The number of overweight people has nearly doubled worldwide in the past 40 years. This has emerged from a study by the world health organization WHO. In 2016, 39 percent of the world’s population was overweight, whereas in 1975 ‘only’ 22 percent of humanity was overweight.
For the WHO, people with a BMI of 25 or higher count as overweight. This Body Mass Index does distort and is purely based on height, age, weight and gender. That certainly does not say everything. Take kickboxer Rico Verhoeven, one of the most trained people in the Netherlands. If we do a quick calculation at the Nutrition Center, he has a BMI of over 31 and would therefore be very overweight.
Overweight due to lifestyle
In any case, the number of overweight people has increased significantly. The main reason for this is simply the change in our lifestyle over the decades. That says Matthias Blüher, obesity researcher Der Spiegel. We sit all day and only get up to walk to the fridge and lift weights with a block of cheese. Not much later this disappears behind the teeth, without our body having the chance to burn it again.
But it is not as simple as simply overeating and exercising too little. It also has to do with social differences. People who are poorer and less educated are generally more likely to be obese. In addition, genes also play a major role and many people suffer from emotional eating. For those people, their mental health has a major impact on their weight.
More than half of the Dutch are overweight
In the United States, most people are overweight. No less than 68 percent of the American population has a BMI of 25 or higher. With 57.8 percent, the Netherlands is also one of the top countries. But the islands of Nauru, Palau and the Cook Islands take the cake in the overweight percentage. There, more than eighty percent, or all adults, are overweight. In Nauru this is 89 percent. Social factors as well as genes would play a major role there. In Asian countries the overweight percentage is relatively low, between 20 and 30 percent, also helped by the genes.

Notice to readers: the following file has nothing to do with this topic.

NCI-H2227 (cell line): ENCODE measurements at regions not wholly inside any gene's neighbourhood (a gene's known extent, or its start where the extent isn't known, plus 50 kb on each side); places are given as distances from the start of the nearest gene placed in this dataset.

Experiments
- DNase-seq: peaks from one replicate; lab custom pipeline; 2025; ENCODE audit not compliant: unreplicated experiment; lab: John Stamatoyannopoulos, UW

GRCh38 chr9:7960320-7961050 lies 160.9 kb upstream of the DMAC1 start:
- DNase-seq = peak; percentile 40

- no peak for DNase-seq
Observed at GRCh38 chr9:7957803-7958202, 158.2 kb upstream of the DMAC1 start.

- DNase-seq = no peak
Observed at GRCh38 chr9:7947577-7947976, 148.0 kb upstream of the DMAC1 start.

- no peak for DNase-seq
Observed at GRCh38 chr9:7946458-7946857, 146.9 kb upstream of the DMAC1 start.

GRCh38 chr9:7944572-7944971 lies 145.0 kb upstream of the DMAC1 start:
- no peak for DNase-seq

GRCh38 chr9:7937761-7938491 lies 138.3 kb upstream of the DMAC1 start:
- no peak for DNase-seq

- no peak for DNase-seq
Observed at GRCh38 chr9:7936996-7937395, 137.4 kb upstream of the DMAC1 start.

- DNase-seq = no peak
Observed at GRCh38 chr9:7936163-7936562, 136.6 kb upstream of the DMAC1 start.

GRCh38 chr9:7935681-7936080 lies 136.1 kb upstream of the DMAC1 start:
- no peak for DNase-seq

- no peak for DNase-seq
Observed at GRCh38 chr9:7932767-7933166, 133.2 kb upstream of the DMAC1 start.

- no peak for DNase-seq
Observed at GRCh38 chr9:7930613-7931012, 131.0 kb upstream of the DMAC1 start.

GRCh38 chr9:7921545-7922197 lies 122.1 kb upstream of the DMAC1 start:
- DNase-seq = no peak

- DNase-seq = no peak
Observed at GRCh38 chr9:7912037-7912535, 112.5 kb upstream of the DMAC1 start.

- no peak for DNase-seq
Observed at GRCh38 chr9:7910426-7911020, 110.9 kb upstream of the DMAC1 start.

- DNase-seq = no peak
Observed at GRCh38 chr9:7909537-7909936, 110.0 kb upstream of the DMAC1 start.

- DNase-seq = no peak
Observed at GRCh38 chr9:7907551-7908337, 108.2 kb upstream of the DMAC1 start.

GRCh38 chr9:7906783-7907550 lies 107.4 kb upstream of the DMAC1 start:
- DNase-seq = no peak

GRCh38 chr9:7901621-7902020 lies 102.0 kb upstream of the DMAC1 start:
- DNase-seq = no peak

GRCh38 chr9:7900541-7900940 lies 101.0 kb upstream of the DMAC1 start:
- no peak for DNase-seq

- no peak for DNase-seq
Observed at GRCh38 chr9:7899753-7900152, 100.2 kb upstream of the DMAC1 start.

Children too fat and malnourished
The skyrocketing obesity figures are worrying many researchers. Obesity is our new pandemic, according to several experts. Indeed, it seems to be heading towards that. Especially since obesity is also increasing significantly among children. Yet this often has to do with malnutrition in children. They do have enough food, but poor families often cannot buy enough vegetables, fruit and meat. As a result, children miss out on essential nutrients, vitamins and minerals.
Millions of children and adults worldwide are becoming overweight because of what they eat, but are still malnourished. Both obesity and malnutrition can lead to diabetes, cancer and cardiovascular disease. According to nutritionist Hans Konrad Biesalski, we can only stop this dangerous development by adjusting the price of food that is full of healthy nutrients to people’s income.
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